25 March 2021 In Phenolic compounds

Resveratrol is a naturally occurring stilbene endowed with multiple health-promoting effects. It is produced by certain plants including several dietary sources such as grapes, apples, raspberries, blueberries, plums, peanuts, and products derived therefrom (e.g., wine). Resveratrol can be isolated and purified from these biological sources or synthesized in a few steps with an overall high yield.

This compound and its glucoside, the trans-polydatin piceid, have received worldwide attention for their beneficial effects on cardiovascular, inflammatory, neurodegenerative, metabolic, and age-related diseases. These health-promoting effects are particularly attractive given the prevalence of resveratrol-based nutraceuticals and the paradoxical epidemiologic observation that wine consumption is inversely correlated to the incidence of coronary heart disease.

However, the notion of resveratrol as a "magic bullet" was recently challenged by clinical trials showing that this polyphenol does not have a substantial influence on health status and mortality risk.

In the present review, we discuss the proposed therapeutic attributes and the mode of molecular actions of resveratrol. We also cover recent pharmacologic efforts to improve the poor bioavailability of resveratrol and influence the transition between body systems in humans.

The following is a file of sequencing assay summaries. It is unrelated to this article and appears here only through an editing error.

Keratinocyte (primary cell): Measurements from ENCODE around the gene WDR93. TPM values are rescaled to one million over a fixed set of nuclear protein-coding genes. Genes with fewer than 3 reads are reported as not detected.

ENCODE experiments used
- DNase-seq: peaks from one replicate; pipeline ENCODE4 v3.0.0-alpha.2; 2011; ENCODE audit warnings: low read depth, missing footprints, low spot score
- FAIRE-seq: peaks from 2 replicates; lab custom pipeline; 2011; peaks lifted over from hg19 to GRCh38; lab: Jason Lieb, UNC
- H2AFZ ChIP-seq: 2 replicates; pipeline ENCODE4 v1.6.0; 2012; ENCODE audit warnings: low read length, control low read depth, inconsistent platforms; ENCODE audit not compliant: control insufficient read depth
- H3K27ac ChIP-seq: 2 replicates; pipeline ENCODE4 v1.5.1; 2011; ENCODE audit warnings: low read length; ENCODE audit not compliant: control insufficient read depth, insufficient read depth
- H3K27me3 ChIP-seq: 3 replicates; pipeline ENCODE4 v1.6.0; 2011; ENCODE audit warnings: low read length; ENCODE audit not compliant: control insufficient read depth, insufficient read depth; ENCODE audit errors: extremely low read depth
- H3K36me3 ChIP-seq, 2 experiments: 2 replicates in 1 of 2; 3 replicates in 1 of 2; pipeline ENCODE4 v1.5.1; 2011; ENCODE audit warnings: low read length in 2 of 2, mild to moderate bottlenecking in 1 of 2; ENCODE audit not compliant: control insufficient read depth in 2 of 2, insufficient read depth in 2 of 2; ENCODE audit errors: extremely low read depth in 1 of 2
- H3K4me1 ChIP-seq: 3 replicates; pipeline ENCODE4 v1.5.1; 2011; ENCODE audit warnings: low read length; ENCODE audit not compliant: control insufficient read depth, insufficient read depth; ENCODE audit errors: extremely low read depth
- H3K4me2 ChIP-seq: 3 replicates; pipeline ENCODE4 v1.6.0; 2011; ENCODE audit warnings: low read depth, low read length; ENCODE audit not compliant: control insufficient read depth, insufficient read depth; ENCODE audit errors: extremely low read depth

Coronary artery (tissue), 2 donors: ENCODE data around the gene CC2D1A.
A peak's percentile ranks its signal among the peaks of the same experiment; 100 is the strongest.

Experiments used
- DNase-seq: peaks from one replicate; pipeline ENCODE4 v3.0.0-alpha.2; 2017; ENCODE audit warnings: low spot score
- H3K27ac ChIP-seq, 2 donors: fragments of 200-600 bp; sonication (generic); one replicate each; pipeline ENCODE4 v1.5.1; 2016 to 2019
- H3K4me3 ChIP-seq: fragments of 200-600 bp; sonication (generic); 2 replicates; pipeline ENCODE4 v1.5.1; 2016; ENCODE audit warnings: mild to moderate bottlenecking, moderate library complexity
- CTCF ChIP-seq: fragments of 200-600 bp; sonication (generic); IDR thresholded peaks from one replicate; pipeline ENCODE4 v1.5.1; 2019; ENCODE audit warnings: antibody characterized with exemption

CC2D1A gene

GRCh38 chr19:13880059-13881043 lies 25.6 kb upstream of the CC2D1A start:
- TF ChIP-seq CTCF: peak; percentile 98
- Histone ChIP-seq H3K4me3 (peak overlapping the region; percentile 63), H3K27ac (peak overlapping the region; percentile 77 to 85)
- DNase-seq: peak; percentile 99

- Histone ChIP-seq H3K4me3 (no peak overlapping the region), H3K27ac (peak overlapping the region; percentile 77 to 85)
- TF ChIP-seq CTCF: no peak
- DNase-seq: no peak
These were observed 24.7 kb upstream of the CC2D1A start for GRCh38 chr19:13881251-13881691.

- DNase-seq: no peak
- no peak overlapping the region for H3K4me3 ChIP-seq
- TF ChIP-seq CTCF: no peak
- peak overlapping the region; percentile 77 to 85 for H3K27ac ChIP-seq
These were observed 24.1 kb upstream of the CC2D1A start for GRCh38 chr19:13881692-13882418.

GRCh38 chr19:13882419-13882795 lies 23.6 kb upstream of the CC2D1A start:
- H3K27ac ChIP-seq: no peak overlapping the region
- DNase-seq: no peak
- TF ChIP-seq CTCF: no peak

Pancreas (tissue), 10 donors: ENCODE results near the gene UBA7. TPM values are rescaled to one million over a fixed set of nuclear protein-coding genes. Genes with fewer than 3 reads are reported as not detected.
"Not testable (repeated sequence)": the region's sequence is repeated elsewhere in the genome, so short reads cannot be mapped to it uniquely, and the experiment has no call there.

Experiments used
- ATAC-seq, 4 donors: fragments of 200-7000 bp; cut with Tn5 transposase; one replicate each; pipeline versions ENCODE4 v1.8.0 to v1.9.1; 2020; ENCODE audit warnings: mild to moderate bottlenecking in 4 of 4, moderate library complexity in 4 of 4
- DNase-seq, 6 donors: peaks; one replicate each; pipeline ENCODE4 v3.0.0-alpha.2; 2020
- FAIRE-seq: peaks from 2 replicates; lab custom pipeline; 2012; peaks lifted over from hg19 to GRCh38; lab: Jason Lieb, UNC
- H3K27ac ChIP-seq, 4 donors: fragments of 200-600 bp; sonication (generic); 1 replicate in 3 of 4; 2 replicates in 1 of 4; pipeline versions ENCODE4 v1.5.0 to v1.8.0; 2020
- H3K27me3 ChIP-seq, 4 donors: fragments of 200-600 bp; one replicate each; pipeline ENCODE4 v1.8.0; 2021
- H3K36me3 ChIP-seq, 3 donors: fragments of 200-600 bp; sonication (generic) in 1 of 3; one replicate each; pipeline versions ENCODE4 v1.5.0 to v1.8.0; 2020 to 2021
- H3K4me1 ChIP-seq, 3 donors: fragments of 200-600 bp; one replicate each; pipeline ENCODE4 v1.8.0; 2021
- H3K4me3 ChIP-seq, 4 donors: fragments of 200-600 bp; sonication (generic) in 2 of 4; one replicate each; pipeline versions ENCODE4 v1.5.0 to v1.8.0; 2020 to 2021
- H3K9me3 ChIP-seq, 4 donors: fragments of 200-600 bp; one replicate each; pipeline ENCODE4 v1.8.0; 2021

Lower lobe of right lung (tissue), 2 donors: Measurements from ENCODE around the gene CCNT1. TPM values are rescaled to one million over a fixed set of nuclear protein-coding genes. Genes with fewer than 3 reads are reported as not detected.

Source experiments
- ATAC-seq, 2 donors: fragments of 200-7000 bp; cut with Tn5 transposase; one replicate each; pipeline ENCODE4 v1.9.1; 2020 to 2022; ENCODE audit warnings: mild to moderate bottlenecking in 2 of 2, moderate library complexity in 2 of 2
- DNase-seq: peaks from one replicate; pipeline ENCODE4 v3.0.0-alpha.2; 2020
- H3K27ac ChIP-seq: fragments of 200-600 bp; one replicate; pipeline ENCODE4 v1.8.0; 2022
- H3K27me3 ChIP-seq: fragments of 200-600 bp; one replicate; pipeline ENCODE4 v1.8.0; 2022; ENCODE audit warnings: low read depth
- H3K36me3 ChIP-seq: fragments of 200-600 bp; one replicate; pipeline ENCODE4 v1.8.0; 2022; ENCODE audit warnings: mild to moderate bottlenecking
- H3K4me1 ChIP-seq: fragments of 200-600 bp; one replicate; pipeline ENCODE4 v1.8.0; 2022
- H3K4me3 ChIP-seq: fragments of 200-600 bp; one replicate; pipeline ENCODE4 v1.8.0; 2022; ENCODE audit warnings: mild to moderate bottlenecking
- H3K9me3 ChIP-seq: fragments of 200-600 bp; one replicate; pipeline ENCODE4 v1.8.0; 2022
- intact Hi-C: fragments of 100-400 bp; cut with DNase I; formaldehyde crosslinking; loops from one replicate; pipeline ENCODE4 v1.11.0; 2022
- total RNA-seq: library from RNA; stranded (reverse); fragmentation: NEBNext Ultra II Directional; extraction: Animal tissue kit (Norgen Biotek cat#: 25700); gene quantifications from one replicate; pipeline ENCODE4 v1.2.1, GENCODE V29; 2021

We conclude with some thoughts about future research directions that might be meaningful for resolving controversies surrounding resveratrol.

23 November 2020 In Cancer

No abstract available.

You can read the full article here.

25 August 2020 In Phenolic compounds
BACKGROUND: Moderate consumption of red wine is associated with fewer cardiovascular events. We investigated whether red wine consumption counteracts the adverse vascular effects of cigarette smoking. METHODS: Participants smoked 3 cigarettes alone or after drinking a titrated volume of red wine. Clinical chemistry, blood counts, plasma cytokine enzyme-linked immunosorbent assays, immunomagnetic separation of CD14(+) monocytes for gene expression analysis, fluorescence-activated cell sorting for microparticles, and isolation of circulating mononuclear cells to measure telomerase activity were performed, and urine cotinine levels were quantified. RESULTS: Compared with baseline, leukocytosis (P = .019), neutrophilia (P <.001), lymphopenia (P <.001), and eosinopenia (P = .008) were observed after only smoking. Endothelial and platelet-, monocyte-, and leukocyte-derived microparticles (P <.001 each) were elevated. In monocytes, messenger RNA expression of interleukin (IL)-6 (2.6- +/- 0.57-fold), tumor necrosis factor alpha (2.2- +/- 0.62-fold), and IL-1b (2.3- +/- 0.44-fold) were upregulated, as was IL-6 (1.2 +/- 0.12-fold) protein concentration in plasma. Smoking acutely inhibited mononuclear cell telomerase activity. Markers of endothelial damage, inflammation, and cellular aging were completely attenuated by red wine consumption. CONCLUSION: Cigarette smoke results in acute endothelial damage, vascular and systemic inflammation, and indicators of the cellular aging processes in otherwise healthy nonsmokers. Pretreatment with red wine was preventive. The findings underscore the magnitude of acute damage exerted by cigarette smoking in "occasional lifestyle smokers" and demonstrate the potential of red wine as a protective strategy to avert markers of vascular injury.
26 June 2020 In Cancer
There is no available abstract for this article. You can read the erratum here .

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